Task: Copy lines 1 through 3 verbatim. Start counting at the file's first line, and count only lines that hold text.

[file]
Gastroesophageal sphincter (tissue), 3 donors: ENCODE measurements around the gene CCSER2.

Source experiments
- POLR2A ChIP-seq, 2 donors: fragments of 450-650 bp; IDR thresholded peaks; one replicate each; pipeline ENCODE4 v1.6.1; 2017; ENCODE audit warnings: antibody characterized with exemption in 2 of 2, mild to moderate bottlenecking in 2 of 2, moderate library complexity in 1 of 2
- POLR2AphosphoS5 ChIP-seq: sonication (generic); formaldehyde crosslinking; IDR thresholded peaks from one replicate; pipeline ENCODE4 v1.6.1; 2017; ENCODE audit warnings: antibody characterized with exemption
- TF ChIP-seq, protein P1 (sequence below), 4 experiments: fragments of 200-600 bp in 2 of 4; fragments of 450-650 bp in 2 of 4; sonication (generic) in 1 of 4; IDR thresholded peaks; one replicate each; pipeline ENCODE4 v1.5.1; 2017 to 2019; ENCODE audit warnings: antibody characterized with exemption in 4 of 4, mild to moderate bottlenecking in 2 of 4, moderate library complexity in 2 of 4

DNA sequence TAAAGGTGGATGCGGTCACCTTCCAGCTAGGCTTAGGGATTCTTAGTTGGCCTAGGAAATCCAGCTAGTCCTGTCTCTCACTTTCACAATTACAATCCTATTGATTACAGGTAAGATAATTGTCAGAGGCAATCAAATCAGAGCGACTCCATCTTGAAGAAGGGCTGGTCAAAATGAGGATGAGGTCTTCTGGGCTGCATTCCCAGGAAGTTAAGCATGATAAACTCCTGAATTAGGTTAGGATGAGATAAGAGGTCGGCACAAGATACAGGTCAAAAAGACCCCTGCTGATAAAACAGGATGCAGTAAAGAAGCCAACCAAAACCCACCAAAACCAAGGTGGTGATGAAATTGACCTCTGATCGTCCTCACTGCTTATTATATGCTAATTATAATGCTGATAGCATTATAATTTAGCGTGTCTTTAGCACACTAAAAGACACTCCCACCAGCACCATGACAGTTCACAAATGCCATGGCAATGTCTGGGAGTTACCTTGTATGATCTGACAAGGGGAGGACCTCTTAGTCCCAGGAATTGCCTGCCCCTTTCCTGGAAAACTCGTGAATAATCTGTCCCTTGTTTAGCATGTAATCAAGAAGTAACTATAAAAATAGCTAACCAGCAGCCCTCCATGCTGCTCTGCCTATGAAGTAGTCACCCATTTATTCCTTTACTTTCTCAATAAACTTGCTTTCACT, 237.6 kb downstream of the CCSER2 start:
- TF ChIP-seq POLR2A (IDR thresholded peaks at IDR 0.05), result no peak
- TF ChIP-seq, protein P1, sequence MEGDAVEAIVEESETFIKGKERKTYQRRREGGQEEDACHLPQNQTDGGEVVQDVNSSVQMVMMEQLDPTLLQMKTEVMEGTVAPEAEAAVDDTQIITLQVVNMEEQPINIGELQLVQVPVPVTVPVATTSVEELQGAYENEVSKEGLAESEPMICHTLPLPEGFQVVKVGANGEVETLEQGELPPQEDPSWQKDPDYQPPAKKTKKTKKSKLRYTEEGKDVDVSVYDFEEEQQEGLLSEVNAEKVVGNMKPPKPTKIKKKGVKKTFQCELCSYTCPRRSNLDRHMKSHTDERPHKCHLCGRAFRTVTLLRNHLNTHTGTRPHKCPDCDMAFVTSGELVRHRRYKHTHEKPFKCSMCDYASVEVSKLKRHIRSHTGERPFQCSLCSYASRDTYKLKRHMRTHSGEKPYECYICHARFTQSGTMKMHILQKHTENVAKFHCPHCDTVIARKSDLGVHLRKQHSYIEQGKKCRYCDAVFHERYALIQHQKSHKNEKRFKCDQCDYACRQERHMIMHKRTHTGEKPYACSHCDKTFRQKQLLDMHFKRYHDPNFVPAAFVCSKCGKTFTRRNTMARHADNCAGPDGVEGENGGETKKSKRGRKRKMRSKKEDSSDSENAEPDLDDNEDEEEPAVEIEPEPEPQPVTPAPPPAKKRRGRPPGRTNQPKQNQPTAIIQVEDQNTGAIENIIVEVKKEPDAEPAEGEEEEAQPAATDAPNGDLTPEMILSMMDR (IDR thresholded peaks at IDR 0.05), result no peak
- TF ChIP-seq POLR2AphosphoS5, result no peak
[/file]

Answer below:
Gastroesophageal sphincter (tissue), 3 donors: ENCODE measurements around the gene CCSER2.

Source experiments
- POLR2A ChIP-seq, 2 donors: fragments of 450-650 bp; IDR thresholded peaks; one replicate each; pipeline ENCODE4 v1.6.1; 2017; ENCODE audit warnings: antibody characterized with exemption in 2 of 2, mild to moderate bottlenecking in 2 of 2, moderate library complexity in 1 of 2